With regard to the eGFR categorization, 9 (0.5%) patients had eGFR of <15 ml/min/1.73 m2, 2 (0.1%) with eGFR of 15–29 ml/min/1.73 m2, 25 (1%) with eGFR of 30–44 ml/min/1.73 m2, and 181 (9%) patients with GFR of 45–59 ml/min/1.73 m2. The clinical characteristics of the 9 patients with ESRD (eGFR < 15 ml/min/1.73 m2) are shown in Table 3. All 9 patients were Japanese, 8 were on chronic hemodialysis and the other was scheduled for introduction to dialysis. The cause of ESRD was IgA nephropathy in 3 patients, diabetic nephropathy in 2, unknown in 2 patients, and membranoproliferative glomerulonephritis and acute renal failure associated with renal abscess in one patient each. All except one patient were taking NRTI-sparing regimen of ART. ESRD developed long after infection with HIV-1 in 5 patients, 2 patients became infected with HIV-1 after the commencement of dialysis, and HIV-1 was diagnosed in the other two patients on routine screening before surgery for arteriovenous fistula.

Table 3 Characteristics of patients with end-stage renal disease.

Figure 3 lists the risk categories of CKD according to the 2012 KDIGO classification for 943 patients. Whereas 773 (82%) patients were categorized as the low risk group (green), the 170 (18%) patients of the other group [including 131 (14%) patients with moderately increased risk (yellow), 33 (3%) with high risk (orange), and 6 (0.6%) with very high risk (red)], were categorized to be at risk of CKD progression.

Figure 3
Figure 3

Risk categories of CKD according to 2012 KDIGO classification in subgroup of 943 patients. Patients were categorized into each risk category based on eGFR value and severity of albuminuria. Green: low risk; Yellow: moderately increased risk; Orange: high risk; Red, very high risk. CKD: chronic kidney disease, KDIGO: kidney disease: outcomes quality initiative, eGFR: estimated glomerular filtration rate.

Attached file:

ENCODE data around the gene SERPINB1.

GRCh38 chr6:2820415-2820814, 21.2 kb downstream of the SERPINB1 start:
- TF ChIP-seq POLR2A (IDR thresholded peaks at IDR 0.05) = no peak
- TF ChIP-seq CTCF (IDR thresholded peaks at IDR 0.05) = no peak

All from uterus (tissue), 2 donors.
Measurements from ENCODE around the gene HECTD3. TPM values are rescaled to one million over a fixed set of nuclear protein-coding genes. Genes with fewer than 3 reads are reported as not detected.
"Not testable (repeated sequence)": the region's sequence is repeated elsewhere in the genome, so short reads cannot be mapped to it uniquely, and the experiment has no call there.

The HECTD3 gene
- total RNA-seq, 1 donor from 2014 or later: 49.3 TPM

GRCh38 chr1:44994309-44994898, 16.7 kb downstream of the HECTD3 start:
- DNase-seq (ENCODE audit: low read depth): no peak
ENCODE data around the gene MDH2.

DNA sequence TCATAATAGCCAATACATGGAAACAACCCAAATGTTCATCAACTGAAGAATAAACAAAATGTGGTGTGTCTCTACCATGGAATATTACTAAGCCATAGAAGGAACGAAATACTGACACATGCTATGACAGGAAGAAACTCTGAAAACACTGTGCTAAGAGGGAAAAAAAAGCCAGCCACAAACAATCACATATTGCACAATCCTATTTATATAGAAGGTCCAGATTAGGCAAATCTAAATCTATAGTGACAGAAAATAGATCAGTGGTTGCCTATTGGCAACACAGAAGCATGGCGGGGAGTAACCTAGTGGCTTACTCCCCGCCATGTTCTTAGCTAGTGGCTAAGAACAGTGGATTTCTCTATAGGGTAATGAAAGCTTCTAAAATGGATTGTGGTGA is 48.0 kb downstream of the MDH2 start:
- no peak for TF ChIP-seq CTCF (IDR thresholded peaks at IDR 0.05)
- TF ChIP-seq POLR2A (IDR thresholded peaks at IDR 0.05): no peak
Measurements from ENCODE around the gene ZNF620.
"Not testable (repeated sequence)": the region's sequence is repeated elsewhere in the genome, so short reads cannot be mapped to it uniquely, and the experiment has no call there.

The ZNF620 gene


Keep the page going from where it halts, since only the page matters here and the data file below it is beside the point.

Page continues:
Discussion

In this largest HIV clinic in Japan where 34% of patients were more than 50 years of age, the prevalence of CKD in HIV-1-infected patients was 13%. Older age, heavier body weight, diabetes mellitus, hypertension, and longer duration of ART were associated with CKD, whereas the duration of TDF exposure was not associated with CKD. The prevalence of CKD increased in the elderly: it was 29% in patients aged 60–69 and rose to 47% in patients aged >70. Only 9 (0.5%) patients were classified as ESRD, 8 of them on chronic dialysis. These results demonstrated the longevity of HIV-1-infected patients in resource-rich setting in Asia and also the high prevalence of CKD, especially among the elderly. The traditional risk factors, such as diabetes mellitus and hypertension, rather than HIV-1-related variables, were associated with CKD, suggesting the importance of management of such comorbidities in maintenance of renal function.

The present study has three important strengths. First, to our knowledge, this is the largest study that elucidated the prevalence and factors associated with CKD in HIV-1-infected patients in Asia. A few such studies are available at present; one from China (n = 322, CKD 16.8%)7, Japan (n = 1447, CKD 14.1%)27, and Taiwan (n = 512, CKD 7%)8. Since older age is an established risk for CKD24, the age distribution of the study patients can substantially affect the prevalence of CKD, and thus large studies are probably more appropriate to determine the true prevalence of CKD. In the present study, 34% of patients were more than 50 years of age, and the prevalence of CKD increased with age, with the peak value in elderly patients aged more than 70 years (Fig. 2). Also noteworthy was the high prevalence of comorbidities in the elderly, such as diabetes mellitus, hypertension, and dyslipidemia (Fig. 2).